Tough Ain't Enough!
Lowdown - Article
Posted by Megan B Moore on Mar 10, 2005
Ever since I started reading manga, I’ve held fast to the belief that one of the biggest appeals of the genre is the fact that so few of the books would ever have a chance of being published in the US. “Tough,” created by Tetsuya Saruwatari and published in the US by Viz, is one of many books that would likely never see publication stateside, at least, not from a high profile publisher and easily available in bookstores. Which is why it’s a good thing US manga publishers are expanding the scope of their publications.
“Tough” is a book based on the male idea that you have to prove that you’re the strongest—or the “toughest”—one there is. Being a female with a fairly healthy self esteem, this is something of an alien concept to me. It does, however, make for some pretty interesting reading. Our main protagonist is Kiichi (or Kiibo) Miyazawa, a high school student who hates bullies and hates wimps who can’t stand up for themselves almost as much and wants to be the next big action star. Kiibo is, for lack of a better description, something of a “gentleman punk.” He dies his hair, wears “thug” pants and is constantly involved in fights, both those he instigates and those that find him. He also has perfect attendance in school (he’s never even late), defends the weak, fastidiously brushes his teeth (and encourages others to do the same) and so forth. In fact, I wouldn’t be the least bit surprised to see something along the lines of “cleanliness is next to godliness” come out of his mouth.
Kiibo’s life changes forever (or at least for his adolescence) when he witnesses a truck driver being rude and unsympathetic in regards to a dog he’s just killed. Kiibo is about to step in and let the driver have a piece of his mind and fists, when a biker named Kuroda intervenes. Now, give Kiibo five minutes and he can wreck a motorcycle with kicks. In that same time frame, however, Kuroda completely demolishes the truck, which is at least fifteen to twenty feet long. For the first time in his life, Kiibo has encountered someone who is not only as strong as he is but may actually be quite stronger. By the time Kuroda finishes and leaves, Kiibo is dripping with sweat in anticipation of fighting him.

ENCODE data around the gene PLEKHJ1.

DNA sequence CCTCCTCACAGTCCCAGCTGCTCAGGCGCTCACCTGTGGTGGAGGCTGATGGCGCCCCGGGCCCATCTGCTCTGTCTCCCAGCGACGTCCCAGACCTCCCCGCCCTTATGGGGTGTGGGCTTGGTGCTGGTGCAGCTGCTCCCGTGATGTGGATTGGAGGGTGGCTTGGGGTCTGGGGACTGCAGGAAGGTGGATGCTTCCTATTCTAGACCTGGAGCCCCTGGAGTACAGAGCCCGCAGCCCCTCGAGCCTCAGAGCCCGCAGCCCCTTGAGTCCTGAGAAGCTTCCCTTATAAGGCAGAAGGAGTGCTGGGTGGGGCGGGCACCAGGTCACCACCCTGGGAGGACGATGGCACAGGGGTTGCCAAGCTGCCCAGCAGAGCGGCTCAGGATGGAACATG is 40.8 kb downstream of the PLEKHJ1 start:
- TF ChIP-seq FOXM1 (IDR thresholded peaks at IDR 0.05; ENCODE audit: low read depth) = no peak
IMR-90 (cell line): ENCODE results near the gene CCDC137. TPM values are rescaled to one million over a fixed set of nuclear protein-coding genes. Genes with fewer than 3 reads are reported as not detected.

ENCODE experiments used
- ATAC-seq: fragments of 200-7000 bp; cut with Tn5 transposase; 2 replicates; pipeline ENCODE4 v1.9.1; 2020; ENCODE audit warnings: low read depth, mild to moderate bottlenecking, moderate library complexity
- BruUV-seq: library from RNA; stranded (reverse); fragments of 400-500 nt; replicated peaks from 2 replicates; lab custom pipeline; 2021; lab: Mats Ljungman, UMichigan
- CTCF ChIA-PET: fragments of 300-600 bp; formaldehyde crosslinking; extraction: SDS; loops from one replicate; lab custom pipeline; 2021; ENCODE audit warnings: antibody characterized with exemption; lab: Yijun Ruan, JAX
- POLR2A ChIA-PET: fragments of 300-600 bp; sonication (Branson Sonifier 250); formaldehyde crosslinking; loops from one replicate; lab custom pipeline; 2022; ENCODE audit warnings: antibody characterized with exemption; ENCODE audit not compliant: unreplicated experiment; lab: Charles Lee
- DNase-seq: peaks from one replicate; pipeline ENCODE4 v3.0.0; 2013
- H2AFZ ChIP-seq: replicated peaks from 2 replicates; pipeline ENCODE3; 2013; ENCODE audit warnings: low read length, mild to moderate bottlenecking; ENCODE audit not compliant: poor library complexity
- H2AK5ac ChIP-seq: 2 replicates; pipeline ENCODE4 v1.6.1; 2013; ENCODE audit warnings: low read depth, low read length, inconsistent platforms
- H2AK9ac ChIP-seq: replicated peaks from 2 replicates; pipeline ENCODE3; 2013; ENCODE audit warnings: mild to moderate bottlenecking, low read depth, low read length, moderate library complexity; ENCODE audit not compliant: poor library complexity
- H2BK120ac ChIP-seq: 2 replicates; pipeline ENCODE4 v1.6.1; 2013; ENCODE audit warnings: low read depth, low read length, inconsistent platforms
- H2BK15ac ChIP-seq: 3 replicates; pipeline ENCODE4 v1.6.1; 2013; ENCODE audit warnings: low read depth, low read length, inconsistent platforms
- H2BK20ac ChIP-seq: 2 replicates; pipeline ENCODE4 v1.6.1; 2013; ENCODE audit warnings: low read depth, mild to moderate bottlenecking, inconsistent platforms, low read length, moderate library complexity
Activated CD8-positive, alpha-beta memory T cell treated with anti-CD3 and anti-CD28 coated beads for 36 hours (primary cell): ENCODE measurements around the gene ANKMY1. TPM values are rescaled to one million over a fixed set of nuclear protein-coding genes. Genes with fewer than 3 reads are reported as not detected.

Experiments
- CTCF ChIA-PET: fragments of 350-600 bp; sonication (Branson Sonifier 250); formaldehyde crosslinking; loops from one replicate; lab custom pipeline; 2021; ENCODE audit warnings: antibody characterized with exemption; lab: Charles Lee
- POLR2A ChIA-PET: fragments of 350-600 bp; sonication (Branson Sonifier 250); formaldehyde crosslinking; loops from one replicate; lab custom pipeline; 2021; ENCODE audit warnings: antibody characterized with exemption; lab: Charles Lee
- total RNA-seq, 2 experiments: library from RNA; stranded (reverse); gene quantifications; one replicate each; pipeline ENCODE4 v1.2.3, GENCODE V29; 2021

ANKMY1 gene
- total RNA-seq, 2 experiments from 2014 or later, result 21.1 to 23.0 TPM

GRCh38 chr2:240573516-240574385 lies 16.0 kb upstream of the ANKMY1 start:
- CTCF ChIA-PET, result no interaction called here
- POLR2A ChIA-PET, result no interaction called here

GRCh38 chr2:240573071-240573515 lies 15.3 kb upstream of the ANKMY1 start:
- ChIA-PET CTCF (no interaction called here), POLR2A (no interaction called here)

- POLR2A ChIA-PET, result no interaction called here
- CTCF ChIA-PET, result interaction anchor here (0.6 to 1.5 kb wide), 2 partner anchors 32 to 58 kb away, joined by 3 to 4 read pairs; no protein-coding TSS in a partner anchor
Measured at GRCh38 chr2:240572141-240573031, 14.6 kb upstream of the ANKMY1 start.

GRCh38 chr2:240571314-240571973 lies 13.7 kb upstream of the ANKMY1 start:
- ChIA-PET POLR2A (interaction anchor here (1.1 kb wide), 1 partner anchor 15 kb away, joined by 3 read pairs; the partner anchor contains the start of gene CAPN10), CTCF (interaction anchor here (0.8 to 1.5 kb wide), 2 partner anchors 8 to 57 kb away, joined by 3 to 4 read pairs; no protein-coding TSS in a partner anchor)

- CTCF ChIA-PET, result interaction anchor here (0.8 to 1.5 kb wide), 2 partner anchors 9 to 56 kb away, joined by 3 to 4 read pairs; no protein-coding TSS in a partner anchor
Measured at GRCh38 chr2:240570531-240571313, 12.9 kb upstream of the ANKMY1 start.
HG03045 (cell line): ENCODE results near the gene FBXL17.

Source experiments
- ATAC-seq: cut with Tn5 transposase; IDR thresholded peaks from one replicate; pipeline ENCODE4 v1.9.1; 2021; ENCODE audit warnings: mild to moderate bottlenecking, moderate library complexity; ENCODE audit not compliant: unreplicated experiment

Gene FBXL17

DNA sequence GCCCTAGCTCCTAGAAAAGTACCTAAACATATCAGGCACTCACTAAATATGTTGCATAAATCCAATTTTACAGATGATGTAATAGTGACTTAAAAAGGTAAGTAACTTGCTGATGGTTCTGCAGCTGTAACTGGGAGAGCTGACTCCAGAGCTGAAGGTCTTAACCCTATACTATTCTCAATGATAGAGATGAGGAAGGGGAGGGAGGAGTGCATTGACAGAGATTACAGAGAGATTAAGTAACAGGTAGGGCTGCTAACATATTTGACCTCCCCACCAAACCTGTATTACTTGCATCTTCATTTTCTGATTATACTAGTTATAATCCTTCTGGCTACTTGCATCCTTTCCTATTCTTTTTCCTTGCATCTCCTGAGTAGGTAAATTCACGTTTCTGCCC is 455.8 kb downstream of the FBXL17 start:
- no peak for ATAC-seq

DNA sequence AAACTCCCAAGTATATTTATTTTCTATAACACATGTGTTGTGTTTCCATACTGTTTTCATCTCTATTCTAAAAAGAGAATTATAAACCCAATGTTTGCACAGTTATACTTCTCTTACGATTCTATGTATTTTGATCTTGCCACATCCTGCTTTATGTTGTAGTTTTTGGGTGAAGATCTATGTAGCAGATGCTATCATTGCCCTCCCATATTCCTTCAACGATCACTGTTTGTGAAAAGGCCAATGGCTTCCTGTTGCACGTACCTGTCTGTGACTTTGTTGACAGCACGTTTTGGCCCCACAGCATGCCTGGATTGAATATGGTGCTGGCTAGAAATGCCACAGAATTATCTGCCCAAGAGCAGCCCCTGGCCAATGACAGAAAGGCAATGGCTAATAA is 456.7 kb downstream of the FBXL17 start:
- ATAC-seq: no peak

Kuroda is Kiibo’s opposite in every way. While Kiibo is a tough, loudmouthed little scrapper who never thinks before speaking and always gives in to his impulses as soon as they come to him, Kuroda is a large, quite man, his physical strength far more obvious than Kiibo’s. Unlike Kiibo, who is still reveling in the fact that he’s a stronger and better fighter than anyone else, Kuroda has learned the price of his strength and now pays for it. While Kuroda tries to be a peaceful man and avoid confrontation, he is, ultimately, fooling himself and it’s only a matter of time until he can’t resist Kiibo’s need to find out which of them is better.
“Tough” comes with a parental advisory on the front cover and a “Mature” rating on the back and it earns both. “Tough” is extremely graphic, both in language, mature content and in its fight scenes (and yes there is even some nudity, though with cause and relatively brief). Unlike many fight scenes in manga, where you see a fist, foot or weapon closing in on the opponent’s head and then either a blur or special effect and then the aftermath, in “Tough” we see fists and feet connecting with sickening brutality, combined with sound effects that almost make you wince, with the only blurring present used to indicate the speed with which the two men move. Blood flows - and it flows a lot here – yet unlike the wounds in so many other manga, these men don’t suddenly get better a few minutes later.
As I said at the beginning of the article, it’s unlikely that “Tough” would get much attention or support from a large American publisher (well, perhaps in Marvel’s “Max” line, but fans who don’t think Marvel should publish anything but superheroes would likely shoot it down long before it ever had a chance to prove itself) but it proves the rule that manga allows us to experience storylines that we otherwise would not be able to in the comic book medium, which is something that we should all be greatful for.
- Megan B. Moore
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